Jaito sighs and rolls on his back, looking up at the stars. “One: not one drat plane in twelve months. Two: nothing else either. War's over, and if we'd won we'd have heard by now.”

I open my mouth to reply and somewhere on the edge of hearing I can hear metal scraping on rock and I blink and it's just me under the stars.

I don't know how the machines avoid the grenades. This one follows the same path I did, ambling through what happened here like it never did. But whoever made them – whoever sent them – didn't prepare for alternative methods of attack. As it steps onto the trap, the ground gives way beneath and it disappears into the hole I dug after the Lieutenant left, in case he ever came back. There is a screech of metal on metal as the barbed wire takes the weight.

I wait ten minutes. None of its friends show up. Then I wait ten more. Finally I stand up groaning, my tendons cracking as they move, and hobble over to the pit. I look down at it, wrapped in red-brown wire, and it looks back up at me. Its face is blank, a featureless reflective sheen. I pause, reach into my pocket and pull out the rumpled English phrasebook. I squint. “Good evening,” I say. “You are a prisoner of war.”

There is a second, then, in which I feel like a fool. Then, the head jerks ever so slightly. “Konbanwa,” it says, in perfect Japanese. “This is an unarmed decontamination drone. Repeat, this unit is unarmed.”

I aim the pistol at its head. “How many soldiers do you have?”

“Repeat, this unit is unarmed.”

“What are your orders?”

“This unit is restoring the locality to its pre-war configuration.”

I start at that. To erase this, like it never happened? “Who is your commander?”

“This island,” it says, “is the private property of Mr. Takamura Genzo. He has now been informed of this unlawful presence.”

“Good,” I say. “Tell him to hurry.” Maybe it's true: if they can make machines that talk, they can make radios that are quiet. I leave it there, suspended like a fly in a web. The jungle will claim it, as it has everything else. As I turn away I blink and I'm back here with him and Jaito, at the end.

“Halt,” the Lieutenant says. It was a desert then. The fire burned the grass and burned the trees and burned the birds in their nests until the whole thing burned out and all that was left was the dust, stained black and red.

“Nobody here,” Jaito says. “War's over.”

“They might come back,” I say.

He makes a show of looking around. “For what?” He kicks a Marine helmet, sending it flying over the ground. “We aren't even worth finishing.” The helmet comes to rest like a tortoise on its back, spinning slowly.

“No more of this defeatist talk,” the Lieutenant says from up ahead. “That's an order.”

“Is that so, Takamura? You're not my commander any more. War's over. I fought your drat war, and now it's over.” Jaito's gun drops to the ground. “And I'm leaving. Going to go down to the beach and make some noise and surrender. You care so much about your honour, then you know what a noble should do.”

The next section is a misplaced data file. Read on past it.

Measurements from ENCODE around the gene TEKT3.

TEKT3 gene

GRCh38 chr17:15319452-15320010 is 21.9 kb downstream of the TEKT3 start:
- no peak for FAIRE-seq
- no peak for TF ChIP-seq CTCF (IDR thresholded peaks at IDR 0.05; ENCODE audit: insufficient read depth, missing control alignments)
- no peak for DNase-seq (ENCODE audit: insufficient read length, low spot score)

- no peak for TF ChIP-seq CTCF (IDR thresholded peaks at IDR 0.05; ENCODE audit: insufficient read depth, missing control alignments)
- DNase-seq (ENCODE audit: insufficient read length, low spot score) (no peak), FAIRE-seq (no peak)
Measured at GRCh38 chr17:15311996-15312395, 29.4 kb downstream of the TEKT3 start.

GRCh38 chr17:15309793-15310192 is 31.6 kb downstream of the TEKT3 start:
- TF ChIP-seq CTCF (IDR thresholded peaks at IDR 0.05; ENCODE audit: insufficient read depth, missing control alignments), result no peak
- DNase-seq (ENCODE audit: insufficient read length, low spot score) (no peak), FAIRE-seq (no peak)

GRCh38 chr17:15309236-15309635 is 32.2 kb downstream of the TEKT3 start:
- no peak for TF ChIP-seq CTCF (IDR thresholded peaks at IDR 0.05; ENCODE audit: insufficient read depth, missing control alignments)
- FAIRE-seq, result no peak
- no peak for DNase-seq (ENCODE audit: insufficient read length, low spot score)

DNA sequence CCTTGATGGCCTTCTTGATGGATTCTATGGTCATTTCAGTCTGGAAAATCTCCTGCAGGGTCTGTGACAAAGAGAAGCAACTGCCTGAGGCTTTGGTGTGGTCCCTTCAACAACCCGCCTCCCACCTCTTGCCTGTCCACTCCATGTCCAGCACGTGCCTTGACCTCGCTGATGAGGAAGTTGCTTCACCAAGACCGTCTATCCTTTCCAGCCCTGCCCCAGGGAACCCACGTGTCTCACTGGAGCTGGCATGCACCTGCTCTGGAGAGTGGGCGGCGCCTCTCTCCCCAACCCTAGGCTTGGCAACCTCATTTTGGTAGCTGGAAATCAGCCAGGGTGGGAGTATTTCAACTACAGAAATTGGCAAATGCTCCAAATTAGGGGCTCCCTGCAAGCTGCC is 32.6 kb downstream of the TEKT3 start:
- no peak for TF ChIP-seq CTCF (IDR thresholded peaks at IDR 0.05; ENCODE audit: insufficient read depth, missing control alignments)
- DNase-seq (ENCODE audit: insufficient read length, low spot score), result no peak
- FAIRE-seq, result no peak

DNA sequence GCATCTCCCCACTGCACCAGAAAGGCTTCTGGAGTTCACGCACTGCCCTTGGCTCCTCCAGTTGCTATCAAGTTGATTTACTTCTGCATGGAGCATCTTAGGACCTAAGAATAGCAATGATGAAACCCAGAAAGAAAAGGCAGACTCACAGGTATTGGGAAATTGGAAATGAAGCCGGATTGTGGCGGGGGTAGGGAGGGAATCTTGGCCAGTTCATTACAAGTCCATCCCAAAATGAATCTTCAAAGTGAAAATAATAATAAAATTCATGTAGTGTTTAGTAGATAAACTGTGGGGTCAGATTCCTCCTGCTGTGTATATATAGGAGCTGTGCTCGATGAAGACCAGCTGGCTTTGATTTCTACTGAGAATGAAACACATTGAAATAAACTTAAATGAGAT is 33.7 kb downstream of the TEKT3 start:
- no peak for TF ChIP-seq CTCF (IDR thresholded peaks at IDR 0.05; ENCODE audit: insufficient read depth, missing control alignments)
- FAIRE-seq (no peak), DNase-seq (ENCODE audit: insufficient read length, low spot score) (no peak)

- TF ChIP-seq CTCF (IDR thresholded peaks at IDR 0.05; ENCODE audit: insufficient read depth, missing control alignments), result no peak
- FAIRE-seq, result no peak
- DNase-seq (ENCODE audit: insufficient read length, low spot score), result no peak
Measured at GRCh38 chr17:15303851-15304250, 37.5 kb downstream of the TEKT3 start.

“Insubordination!” The Lieutenant turns and strikes Jaito once across the face. Jaito stumbles. Time always seems to slow around this part. He takes a step back and trips, toppling like a tower, until he hits the ground and the grenade goes off. I look away. I don't need to remember.

Instead I stare at the Lieutenant, who is staring at his hand like it might strike him next. He looks at me, or perhaps through. “The Private was too far gone,” he says. “Everything breaks eventually.”

I'm about to aim the rifle, but I blink again and I hear nothing but the tortured scratch of metal on metal as the machine struggles against its bonds.

#

I wait in a clearing close to the beach. I hear him before I see him: the helicopter chops thick and loud in the morning sunlight,

A figure steps off the helicopter. It waves to me from across the clearing.

“Private,” he says.

“Mr. Takamura.”

“I told you to leave,” I say. “This place isn't yours.”

He looks me up and down. “I bought it,” he says.

I glare at him. “You don't have the right.”

He shrugs. “This place is two square kilometres of explosive-filled jungle. It wasn't expensive. I assumed you wouldn't mind, by now. And the sea is rising and well – we're all running out of time.” He wheezes. “If I'd waited much longer we'd be talking with our ankles wet. Or not at all.”

“You can't just erase what happened here,” I say.

“Jaito was right,” he says. “War's over.”

“Speak for yourself,” I say.

“I can put all this away. Clean out the grenades. Return the remains to Japan, to let them rest. Move on. Sakamoto,” he says, stepping forward, “don't you want the war to be over?”

I breathe in.

I blink, once, but I'm still right here. I draw the pistol and aim at the stack of grenades beneath our feet. Some things are worth finishing.

Obliterati
Nov 13, 2012

Ask me about being the most Magnificent Bastard in EU4 Multiplayer.

Entenzahn posted:

Videogame Week Crits

Good crittin', thanks

Obliterati
Nov 13, 2012

Ask me about being the most Magnificent Bastard in EU4 Multiplayer.

Still need a third judge?

Obliterati
Nov 13, 2012

Ask me about being the most Magnificent Bastard in EU4 Multiplayer.

Sitting Here posted:

oh and Obliterati, if you still wanna judge, you're on

Nice

Obliterati
Nov 13, 2012

Ask me about being the most Magnificent Bastard in EU4 Multiplayer.

In etc

Obliterati
Nov 13, 2012

Ask me about being the most Magnificent Bastard in EU4 Multiplayer.

ATTN: WEEK 300 DOMERS

I am indulging in my semi-regular ritual of livecrittin'.

Obliterati
Nov 13, 2012

Ask me about being the most Magnificent Bastard in EU4 Multiplayer.

Wot no SF

Obliterati
Nov 13, 2012

Ask me about being the most Magnificent Bastard in EU4 Multiplayer.

In with She. No DMs, off to lurk in IRC.

Obliterati
Nov 13, 2012

Ask me about being the most Magnificent Bastard in EU4 Multiplayer.

Bingo

Obliterati
Nov 13, 2012

Ask me about being the most Magnificent Bastard in EU4 Multiplayer.

Tech me up nerds, I am in

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Obliterati
Nov 13, 2012

Ask me about being the most Magnificent Bastard in EU4 Multiplayer.

I'm that guy you're fairly certain won't submit and is, regardless, in